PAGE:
Mini-toiletries could soon be checking out of hotel and guest rooms across the state of New York as authorities seek to introduce a state-wide ban.

Mini shampoo, conditioner and soap bottles in minimalist packaging
New York proposes a blanket ban on mini-toiletries in hotels and guest rooms ©Getty

New York senator Todd Kaminsky has proposed a new bill to ban single-use plastics for hotel personal care products in favour of wall-mounted dispensers that can be refilled, multi-use bottles, or toiletries contained in materials that can be recycled. The bill, which would potentially prevent an estimated 27 million little bottles of shampoos and gels littering the planet each year, is being backed by the Hotels Association of New York City and the state Hospitality and Tourism Association.

Young woman in bathrobe squeezes a mini bottle of cleansing gel onto a cotton pad
Mini-toiletries will be replaced by personal care products in more sustainable packaging ©Getty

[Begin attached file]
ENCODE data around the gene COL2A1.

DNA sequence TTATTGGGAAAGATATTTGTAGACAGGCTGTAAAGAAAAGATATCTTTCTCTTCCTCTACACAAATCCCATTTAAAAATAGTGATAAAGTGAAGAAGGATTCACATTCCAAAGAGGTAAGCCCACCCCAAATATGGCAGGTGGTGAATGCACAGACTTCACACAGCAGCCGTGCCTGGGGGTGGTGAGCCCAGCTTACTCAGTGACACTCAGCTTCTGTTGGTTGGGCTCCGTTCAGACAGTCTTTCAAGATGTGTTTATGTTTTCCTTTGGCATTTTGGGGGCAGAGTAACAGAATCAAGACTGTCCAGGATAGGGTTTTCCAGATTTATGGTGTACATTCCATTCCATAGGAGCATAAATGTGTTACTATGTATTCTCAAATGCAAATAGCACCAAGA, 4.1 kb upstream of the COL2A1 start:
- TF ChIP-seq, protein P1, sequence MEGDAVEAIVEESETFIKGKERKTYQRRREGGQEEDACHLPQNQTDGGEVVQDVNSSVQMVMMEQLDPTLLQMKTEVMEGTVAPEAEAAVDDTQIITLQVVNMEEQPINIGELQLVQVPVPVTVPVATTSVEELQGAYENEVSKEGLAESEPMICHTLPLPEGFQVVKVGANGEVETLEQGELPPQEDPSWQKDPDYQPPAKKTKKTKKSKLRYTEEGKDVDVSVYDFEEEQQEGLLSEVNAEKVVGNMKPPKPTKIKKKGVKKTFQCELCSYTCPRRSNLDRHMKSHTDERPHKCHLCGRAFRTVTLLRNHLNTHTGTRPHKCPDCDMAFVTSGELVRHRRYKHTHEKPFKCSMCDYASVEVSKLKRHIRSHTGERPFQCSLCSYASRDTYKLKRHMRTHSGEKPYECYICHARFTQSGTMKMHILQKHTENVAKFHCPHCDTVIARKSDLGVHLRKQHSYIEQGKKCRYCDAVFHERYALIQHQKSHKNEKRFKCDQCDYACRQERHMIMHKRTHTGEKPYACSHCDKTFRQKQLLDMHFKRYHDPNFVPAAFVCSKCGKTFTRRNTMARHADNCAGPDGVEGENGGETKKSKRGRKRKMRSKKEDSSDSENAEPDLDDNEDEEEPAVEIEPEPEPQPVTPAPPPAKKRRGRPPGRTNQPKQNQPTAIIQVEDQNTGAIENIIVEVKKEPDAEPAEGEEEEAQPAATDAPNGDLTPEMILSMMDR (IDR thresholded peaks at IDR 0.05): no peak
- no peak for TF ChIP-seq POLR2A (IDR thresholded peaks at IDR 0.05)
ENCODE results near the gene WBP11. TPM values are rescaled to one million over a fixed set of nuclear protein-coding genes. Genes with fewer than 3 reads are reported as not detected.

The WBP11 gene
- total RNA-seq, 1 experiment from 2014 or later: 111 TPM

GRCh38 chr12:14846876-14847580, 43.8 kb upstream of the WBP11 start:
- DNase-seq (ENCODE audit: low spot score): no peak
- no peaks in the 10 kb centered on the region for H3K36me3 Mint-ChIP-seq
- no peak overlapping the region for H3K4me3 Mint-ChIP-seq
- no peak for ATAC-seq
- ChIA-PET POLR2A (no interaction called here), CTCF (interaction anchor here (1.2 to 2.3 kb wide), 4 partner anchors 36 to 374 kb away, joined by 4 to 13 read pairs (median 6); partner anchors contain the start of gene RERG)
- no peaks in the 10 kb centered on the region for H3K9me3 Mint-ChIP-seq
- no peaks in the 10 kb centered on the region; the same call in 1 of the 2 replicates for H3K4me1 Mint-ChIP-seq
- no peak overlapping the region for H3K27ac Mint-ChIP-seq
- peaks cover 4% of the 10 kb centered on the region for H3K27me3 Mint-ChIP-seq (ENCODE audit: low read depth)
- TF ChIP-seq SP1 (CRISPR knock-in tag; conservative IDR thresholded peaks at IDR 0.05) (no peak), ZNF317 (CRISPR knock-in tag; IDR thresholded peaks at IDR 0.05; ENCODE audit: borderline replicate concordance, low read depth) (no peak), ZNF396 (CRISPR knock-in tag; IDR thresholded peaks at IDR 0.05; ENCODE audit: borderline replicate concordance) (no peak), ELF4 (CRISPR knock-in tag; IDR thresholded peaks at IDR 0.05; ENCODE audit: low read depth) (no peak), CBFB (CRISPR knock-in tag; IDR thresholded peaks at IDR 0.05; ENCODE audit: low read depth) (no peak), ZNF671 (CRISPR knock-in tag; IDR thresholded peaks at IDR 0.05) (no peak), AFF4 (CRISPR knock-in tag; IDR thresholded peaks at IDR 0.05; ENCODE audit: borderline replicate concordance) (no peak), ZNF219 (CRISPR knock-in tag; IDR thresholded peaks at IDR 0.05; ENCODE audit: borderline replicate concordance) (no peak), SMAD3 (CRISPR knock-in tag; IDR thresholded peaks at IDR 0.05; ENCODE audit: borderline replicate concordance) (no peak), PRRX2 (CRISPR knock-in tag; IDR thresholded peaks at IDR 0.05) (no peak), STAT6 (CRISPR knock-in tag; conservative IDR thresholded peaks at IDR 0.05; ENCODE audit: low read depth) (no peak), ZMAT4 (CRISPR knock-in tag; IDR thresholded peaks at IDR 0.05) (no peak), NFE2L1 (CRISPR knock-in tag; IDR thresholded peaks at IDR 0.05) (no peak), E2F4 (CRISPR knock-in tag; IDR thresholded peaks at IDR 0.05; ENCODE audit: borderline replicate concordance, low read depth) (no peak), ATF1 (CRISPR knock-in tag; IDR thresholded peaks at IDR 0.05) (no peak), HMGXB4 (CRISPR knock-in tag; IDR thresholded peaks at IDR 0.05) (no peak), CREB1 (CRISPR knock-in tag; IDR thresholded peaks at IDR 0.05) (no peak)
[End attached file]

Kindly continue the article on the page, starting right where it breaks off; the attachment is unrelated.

In a statement announcing the bill, Kaminsky, who is also chair of the Environmental Conservation Committee, said: "little everyday actions, like eliminating small plastic bottles, will have a positive impact on our environment. By barring hotels from giving single-use plastic toiletries to customers, we are safeguarding our environment, and mitigating plastic waste and waterway pollution."

Two mini plastic bottles of clear liquid lined up beside towels and a flower
This scene is set to disappear from hotels across the world ©Getty

Earlier this year, California lawmakers passed a bill to eliminate single-use plastics in the hotel industry by 2023. Hotel chains like Marriott International (the world's largest) followed suit by announcing it will bid adieu to mini-toiletries by the end of 2020 and IHG, which owns Holiday Inn, Kimpton and others, announced that it would eliminate about 200 million of the teensy, squeezable bottles by the end of 2021.

Kaminsky's proposals would require hotels and resorts with more than 50 rooms to phase out single-use plastic bottles by 2023, and B&Bs, guest houses and holiday apartments would be required to do so by 2024. According to the senator, New York alone sends 89 tons of waste to landfills each year so while his move to make hotels less disposable is bad news for guests who love to stash posh shampoo in their bags for a take-home treat, it's good news for the planet. Or a start, at least.

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